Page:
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Resourceful users have found a way get paid Mac App Store apps for free

Apple loves to brag about numbers, so it should come as no surprise that the boys from Cupertino are overjoyed by the news that the newly launched Mac App Store crossed the one million downloads mark in just 24 hours.

"We're amazed at the incredible response the Mac App Store is getting," said Steve Jobs, Apple's CEO. "Developers have done a great job bringing apps to the store and users are loving how easy and fun the Mac App Store is." 

The Mac App Store provides users a simplified way of searching for, purchasing, and installing OS X applications. Anyone that is familiar with the App Store for the iPhone/iPod touch/iPad would feel right at home using the complimentary service for his or her MacBook, MacBook Pro, or MacBook Air.

Interestingly enough, even though Apple's Mac App Store seems to be off to a good start, it still has it problems. Many users were getting an "error 100" message when trying to access the store early yesterday. The only way to clear the message for many users was to Log Out of their current session of OS X and log back in.

Even more troubling is that fact that some paid apps can be easily pirated by downloading the .dmg files from the internet and using a "purchase" receipt from a free app.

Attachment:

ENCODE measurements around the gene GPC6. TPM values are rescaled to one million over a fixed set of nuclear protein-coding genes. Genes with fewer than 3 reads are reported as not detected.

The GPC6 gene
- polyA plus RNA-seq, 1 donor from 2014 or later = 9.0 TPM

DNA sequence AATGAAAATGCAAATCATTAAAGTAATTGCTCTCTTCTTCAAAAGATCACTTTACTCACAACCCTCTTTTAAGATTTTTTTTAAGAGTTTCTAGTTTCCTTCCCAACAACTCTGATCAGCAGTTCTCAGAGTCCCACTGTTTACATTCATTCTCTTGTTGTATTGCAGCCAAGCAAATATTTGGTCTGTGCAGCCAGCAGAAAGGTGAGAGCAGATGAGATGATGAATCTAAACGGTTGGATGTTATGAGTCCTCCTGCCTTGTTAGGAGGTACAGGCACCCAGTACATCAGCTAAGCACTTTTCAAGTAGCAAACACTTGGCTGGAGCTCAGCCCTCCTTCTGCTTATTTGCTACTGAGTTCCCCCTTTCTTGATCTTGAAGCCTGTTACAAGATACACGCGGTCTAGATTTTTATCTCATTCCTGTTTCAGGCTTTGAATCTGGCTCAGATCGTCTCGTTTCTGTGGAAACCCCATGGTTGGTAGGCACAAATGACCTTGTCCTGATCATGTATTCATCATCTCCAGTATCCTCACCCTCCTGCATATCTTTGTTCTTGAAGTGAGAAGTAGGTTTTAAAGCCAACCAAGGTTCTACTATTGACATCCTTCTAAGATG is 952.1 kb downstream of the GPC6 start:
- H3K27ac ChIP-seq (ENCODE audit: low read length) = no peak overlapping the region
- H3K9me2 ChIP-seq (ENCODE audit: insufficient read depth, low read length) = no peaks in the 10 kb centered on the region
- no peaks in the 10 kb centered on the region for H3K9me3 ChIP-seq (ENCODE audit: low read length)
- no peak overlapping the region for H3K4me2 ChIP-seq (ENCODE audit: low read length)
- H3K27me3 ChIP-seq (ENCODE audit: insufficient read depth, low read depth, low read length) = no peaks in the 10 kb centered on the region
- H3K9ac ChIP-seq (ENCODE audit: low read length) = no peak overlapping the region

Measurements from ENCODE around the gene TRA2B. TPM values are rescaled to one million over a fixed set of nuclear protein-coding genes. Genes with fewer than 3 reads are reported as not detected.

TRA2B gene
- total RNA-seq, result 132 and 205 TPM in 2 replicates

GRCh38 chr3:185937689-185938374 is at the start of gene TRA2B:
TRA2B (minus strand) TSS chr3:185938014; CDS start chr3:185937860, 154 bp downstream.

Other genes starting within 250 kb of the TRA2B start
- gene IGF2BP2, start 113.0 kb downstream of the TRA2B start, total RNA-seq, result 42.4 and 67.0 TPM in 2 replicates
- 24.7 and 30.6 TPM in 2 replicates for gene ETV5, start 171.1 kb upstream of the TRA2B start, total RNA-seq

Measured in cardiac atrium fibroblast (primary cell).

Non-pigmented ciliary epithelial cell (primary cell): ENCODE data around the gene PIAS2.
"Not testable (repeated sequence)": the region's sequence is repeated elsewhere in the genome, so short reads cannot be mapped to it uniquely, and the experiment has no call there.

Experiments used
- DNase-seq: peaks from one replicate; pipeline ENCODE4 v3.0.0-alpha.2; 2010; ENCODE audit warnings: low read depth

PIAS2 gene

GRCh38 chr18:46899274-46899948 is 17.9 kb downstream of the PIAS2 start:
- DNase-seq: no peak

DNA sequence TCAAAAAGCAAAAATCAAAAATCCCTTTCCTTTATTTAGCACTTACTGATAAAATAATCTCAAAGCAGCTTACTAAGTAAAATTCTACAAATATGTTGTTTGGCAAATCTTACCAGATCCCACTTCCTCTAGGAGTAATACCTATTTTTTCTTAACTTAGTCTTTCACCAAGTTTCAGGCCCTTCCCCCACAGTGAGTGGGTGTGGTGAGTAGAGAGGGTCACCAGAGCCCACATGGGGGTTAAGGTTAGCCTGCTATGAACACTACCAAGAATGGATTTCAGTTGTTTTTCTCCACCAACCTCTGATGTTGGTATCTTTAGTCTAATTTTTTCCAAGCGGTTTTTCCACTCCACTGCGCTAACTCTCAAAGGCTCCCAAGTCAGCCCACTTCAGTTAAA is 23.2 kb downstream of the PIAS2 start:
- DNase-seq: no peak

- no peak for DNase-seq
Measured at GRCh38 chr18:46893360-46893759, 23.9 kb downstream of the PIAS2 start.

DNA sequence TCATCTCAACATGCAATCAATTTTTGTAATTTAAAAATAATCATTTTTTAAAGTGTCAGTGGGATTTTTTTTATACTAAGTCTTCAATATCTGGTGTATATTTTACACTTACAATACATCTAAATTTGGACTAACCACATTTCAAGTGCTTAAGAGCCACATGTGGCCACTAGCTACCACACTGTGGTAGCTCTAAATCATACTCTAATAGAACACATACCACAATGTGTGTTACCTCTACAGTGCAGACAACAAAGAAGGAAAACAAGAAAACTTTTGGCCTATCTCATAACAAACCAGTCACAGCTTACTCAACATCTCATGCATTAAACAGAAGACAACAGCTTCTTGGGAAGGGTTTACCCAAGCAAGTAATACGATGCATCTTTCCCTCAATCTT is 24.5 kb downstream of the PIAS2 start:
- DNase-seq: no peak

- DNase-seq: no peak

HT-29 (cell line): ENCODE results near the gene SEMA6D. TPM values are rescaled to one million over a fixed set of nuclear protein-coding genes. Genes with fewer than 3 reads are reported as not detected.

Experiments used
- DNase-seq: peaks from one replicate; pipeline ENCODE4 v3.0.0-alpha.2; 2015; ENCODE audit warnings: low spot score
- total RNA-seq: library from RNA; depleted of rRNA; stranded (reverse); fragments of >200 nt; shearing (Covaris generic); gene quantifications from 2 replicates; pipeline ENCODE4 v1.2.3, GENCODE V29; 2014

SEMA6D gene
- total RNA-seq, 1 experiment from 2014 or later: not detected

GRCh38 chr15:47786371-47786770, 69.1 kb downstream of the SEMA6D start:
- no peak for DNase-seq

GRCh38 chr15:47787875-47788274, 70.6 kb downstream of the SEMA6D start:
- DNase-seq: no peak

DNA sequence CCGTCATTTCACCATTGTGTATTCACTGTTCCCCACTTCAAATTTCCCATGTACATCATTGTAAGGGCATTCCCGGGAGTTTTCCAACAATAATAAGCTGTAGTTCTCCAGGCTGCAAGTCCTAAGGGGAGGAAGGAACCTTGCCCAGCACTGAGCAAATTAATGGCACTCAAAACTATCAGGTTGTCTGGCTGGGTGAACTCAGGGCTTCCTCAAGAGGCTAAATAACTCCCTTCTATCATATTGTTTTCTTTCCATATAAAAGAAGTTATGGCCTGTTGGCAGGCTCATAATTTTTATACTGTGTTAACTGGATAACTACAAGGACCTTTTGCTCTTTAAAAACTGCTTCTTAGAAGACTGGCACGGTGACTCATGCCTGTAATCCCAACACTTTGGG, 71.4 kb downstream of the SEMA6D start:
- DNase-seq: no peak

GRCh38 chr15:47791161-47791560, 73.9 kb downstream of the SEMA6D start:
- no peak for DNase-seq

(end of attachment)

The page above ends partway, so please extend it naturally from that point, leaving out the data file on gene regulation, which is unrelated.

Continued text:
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RE: What a coincidence!
By Taft12 on 1/7/2011 4:18:16 PM , Rating: 2
Ironic, considering Apple have barely adopted Nehalem processors and we're already on Sandy Bridge.

The irony (and this is Tony's point) is that 99% of the public do not know what a Nehalem or Sandy Bridge processor is and they certainly don't care. Neither will benefit general OSX usage very much over a Core 2 Duo.

Technical mental masturbation on DT is fun and all, but very few in this community can see the forest for the trees.

RE: What a coincidence!
By Solandri on 1/7/2011 5:59:29 PM , Rating: 2
Actually, from what I've been reading of Sandy Bridge's power consumption, it will provide a lot of benefit to OSX usage on laptops (where Apple has made the greatest success). I actually think Apple made the smart move mostly skipping Nehalem in its laptops and waiting for Sandy Bridge.

But yeah, most people (I'd say 97% instead of 99%, but that's splitting hairs) don't know and don't care what Nehalem nor Sandy Bridge are. The primary emphasis on a mass-market product has to be on the user interface and user experience. Technical improvements are secondary except to the geek/enthusiast crowd.

"Google fired a shot heard 'round the world, and now a second American company has answered the call to defend the rights of the Chinese people." -- Rep. Christopher H. Smith (R-N.J.)
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